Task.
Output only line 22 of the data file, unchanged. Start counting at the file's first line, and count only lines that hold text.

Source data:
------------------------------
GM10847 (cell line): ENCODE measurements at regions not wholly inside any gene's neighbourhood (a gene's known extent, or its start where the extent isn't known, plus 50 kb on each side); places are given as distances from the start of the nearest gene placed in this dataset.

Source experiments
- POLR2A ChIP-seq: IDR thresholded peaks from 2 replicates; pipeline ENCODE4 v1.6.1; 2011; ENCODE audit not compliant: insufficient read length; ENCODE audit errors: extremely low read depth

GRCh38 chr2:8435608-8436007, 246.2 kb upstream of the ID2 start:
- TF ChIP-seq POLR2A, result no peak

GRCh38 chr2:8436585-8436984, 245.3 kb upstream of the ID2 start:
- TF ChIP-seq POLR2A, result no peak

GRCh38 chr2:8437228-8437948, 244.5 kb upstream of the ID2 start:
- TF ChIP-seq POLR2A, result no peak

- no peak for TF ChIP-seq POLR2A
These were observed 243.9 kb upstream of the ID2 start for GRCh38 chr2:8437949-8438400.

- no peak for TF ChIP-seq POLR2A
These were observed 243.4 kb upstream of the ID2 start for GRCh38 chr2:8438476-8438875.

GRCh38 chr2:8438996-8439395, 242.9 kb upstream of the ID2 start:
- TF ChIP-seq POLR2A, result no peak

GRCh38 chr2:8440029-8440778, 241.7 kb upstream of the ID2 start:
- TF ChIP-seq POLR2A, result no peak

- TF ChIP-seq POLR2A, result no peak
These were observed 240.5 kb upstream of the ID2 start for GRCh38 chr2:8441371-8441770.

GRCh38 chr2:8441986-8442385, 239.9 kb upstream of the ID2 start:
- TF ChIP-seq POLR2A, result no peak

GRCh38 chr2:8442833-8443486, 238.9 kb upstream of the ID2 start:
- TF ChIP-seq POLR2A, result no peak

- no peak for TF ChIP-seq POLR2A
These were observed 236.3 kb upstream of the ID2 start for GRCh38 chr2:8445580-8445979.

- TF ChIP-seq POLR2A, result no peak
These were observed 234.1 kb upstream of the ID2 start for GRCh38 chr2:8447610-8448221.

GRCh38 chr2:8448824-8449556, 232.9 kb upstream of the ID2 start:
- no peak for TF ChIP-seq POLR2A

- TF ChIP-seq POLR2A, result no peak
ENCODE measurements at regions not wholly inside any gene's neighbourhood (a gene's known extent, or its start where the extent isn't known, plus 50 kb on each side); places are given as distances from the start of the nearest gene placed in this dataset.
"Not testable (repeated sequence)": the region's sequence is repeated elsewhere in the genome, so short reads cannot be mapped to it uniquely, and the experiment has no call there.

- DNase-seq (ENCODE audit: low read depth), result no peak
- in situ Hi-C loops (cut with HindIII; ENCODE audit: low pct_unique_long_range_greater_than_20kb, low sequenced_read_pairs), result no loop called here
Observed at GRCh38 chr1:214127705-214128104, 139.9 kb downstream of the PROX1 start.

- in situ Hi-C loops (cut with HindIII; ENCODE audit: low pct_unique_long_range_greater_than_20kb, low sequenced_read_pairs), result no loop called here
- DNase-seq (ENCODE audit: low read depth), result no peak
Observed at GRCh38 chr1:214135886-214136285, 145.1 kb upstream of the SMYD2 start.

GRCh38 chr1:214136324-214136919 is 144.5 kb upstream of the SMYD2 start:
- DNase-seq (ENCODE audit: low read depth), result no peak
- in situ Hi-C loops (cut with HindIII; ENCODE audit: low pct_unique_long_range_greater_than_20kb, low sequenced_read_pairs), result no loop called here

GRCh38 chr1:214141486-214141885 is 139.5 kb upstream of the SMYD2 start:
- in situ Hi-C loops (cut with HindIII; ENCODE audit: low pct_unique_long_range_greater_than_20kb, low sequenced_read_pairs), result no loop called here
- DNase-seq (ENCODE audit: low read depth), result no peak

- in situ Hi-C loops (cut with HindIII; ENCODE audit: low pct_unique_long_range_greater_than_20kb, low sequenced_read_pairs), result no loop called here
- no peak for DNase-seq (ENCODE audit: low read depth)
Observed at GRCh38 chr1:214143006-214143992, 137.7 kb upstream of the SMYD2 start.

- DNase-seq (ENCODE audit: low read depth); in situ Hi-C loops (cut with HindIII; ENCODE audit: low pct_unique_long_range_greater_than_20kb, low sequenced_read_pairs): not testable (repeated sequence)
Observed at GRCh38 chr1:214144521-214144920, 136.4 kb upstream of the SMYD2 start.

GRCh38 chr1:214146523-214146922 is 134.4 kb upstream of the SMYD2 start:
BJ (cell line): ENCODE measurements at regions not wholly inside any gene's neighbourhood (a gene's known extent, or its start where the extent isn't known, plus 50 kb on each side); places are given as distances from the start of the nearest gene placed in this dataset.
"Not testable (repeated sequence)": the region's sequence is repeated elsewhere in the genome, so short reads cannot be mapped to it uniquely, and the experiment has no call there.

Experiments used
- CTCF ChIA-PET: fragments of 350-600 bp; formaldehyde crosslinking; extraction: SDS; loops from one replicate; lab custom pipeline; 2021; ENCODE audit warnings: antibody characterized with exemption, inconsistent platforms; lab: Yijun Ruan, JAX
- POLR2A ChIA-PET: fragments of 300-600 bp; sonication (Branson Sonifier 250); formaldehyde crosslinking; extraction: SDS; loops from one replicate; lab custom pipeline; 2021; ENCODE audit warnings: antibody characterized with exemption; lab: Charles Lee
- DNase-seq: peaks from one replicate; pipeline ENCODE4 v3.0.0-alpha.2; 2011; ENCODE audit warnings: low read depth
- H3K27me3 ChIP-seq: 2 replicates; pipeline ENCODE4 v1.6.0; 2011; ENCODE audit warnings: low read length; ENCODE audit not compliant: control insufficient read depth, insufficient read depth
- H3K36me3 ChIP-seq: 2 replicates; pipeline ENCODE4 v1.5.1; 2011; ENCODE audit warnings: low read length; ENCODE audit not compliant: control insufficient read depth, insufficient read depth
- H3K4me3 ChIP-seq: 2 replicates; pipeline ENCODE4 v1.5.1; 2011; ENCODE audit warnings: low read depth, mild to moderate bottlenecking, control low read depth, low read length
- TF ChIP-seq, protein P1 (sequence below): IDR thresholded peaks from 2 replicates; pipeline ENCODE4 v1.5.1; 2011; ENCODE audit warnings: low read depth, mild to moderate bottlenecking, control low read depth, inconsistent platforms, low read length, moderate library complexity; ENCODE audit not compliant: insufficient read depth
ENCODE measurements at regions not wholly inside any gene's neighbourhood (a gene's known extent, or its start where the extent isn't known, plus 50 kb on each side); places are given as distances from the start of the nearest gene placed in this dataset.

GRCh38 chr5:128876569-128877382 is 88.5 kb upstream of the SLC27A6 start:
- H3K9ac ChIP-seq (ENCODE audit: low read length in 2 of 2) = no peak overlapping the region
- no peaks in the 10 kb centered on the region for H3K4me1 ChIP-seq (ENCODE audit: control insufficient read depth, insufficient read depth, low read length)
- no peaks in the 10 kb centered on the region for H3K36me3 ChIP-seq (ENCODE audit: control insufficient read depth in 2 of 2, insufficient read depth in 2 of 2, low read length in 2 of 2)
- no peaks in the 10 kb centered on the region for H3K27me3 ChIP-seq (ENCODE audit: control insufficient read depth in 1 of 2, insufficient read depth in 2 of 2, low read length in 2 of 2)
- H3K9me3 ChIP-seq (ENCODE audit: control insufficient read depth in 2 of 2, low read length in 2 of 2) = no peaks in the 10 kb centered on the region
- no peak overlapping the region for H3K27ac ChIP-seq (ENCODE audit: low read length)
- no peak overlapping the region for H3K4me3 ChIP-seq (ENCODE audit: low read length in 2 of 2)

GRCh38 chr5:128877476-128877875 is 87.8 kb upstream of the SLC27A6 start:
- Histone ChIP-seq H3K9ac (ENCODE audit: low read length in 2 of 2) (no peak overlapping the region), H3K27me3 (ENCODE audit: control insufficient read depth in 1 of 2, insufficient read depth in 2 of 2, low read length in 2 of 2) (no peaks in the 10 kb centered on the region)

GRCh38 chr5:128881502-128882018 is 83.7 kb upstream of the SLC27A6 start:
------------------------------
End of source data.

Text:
GRCh38 chr2:8442833-8443486, 238.9 kb upstream of the ID2 start: